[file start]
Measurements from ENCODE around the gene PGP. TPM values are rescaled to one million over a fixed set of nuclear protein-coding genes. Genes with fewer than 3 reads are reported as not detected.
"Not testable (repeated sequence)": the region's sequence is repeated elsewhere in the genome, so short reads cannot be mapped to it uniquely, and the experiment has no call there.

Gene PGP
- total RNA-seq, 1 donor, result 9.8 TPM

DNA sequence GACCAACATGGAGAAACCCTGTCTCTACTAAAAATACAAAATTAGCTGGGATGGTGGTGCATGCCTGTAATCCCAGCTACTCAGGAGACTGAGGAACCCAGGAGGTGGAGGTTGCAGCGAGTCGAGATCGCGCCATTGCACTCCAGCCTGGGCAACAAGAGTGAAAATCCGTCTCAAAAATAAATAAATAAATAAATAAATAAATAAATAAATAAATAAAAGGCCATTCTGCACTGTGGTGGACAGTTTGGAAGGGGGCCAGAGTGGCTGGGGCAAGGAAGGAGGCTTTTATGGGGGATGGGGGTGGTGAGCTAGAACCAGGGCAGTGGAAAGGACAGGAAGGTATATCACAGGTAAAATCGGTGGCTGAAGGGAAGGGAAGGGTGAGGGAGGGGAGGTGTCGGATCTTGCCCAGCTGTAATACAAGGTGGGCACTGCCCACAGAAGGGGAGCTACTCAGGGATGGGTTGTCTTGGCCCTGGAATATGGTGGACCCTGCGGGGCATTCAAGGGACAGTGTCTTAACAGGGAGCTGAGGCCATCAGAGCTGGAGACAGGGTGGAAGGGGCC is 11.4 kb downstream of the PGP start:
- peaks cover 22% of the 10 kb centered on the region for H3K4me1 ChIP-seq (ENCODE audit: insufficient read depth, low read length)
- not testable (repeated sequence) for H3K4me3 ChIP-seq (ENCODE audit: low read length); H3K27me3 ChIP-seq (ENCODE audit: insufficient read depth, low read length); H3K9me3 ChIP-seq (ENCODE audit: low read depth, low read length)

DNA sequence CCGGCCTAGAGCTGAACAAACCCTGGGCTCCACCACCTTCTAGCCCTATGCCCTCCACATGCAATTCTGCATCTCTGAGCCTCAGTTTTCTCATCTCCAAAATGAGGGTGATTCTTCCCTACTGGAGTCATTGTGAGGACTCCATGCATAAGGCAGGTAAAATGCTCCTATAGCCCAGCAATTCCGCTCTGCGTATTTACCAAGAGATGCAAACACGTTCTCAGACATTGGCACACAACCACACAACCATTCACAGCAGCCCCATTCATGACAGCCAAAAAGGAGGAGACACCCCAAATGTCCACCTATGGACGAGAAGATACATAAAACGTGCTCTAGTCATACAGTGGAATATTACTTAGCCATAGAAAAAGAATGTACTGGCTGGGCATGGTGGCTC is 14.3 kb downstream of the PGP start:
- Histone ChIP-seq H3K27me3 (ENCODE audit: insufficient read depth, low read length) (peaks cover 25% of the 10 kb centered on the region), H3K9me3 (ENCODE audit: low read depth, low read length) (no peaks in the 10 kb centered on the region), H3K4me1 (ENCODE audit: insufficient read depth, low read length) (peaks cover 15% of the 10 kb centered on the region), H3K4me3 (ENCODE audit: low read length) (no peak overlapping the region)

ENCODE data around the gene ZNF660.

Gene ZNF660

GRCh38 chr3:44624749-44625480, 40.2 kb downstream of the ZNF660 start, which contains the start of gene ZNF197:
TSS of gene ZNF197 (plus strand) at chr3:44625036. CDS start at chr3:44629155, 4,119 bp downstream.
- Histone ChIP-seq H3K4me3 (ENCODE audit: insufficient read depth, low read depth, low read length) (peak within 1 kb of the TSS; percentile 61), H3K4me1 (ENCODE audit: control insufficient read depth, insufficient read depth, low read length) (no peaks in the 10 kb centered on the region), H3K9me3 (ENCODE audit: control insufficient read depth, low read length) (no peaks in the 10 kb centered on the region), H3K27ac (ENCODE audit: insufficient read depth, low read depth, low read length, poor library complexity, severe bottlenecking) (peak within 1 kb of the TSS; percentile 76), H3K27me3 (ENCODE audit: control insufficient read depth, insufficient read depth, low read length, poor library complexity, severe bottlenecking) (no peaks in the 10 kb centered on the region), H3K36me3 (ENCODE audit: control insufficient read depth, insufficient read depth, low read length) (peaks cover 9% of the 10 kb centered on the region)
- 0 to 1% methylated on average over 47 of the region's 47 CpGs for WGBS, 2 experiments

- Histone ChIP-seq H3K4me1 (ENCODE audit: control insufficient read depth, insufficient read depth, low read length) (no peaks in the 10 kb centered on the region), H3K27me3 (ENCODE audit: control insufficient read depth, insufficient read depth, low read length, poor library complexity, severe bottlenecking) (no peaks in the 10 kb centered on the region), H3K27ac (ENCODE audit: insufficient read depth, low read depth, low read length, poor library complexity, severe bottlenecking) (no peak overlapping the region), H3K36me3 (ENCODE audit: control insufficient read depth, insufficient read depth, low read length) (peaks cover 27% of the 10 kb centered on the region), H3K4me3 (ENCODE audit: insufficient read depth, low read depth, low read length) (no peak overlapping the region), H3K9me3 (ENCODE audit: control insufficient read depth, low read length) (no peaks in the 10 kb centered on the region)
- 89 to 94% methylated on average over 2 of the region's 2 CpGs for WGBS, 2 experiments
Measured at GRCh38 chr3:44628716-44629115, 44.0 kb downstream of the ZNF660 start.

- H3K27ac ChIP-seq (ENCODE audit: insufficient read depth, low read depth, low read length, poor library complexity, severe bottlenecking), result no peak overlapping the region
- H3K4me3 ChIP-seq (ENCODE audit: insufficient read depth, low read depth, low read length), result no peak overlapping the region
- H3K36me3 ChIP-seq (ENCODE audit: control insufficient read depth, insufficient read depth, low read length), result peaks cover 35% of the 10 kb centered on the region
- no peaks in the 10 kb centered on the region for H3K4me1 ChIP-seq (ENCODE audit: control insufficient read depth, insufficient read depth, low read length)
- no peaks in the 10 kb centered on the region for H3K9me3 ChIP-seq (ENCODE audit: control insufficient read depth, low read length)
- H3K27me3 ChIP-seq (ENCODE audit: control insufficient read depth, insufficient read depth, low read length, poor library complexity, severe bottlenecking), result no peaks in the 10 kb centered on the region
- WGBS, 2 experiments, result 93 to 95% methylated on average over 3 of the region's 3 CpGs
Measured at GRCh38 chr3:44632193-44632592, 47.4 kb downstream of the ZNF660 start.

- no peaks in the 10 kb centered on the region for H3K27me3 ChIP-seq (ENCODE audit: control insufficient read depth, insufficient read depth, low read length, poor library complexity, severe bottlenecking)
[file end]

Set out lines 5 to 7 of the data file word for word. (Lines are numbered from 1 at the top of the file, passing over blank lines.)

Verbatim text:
DNA sequence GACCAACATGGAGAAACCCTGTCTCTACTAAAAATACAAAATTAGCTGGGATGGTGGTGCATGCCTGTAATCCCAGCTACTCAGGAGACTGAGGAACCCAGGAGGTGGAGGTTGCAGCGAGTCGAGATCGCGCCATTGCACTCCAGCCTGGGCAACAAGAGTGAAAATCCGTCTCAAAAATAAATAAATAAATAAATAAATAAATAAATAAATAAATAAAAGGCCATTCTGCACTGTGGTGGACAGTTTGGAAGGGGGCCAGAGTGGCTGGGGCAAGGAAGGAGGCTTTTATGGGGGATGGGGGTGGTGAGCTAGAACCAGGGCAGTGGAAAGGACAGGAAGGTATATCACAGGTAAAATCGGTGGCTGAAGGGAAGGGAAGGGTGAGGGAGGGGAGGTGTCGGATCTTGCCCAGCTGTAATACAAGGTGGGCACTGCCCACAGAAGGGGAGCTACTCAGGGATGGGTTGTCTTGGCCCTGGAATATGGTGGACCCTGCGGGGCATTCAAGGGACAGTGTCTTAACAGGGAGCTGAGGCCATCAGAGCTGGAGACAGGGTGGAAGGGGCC is 11.4 kb downstream of the PGP start:
- peaks cover 22% of the 10 kb centered on the region for H3K4me1 ChIP-seq (ENCODE audit: insufficient read depth, low read length)
- not testable (repeated sequence) for H3K4me3 ChIP-seq (ENCODE audit: low read length); H3K27me3 ChIP-seq (ENCODE audit: insufficient read depth, low read length); H3K9me3 ChIP-seq (ENCODE audit: low read depth, low read length)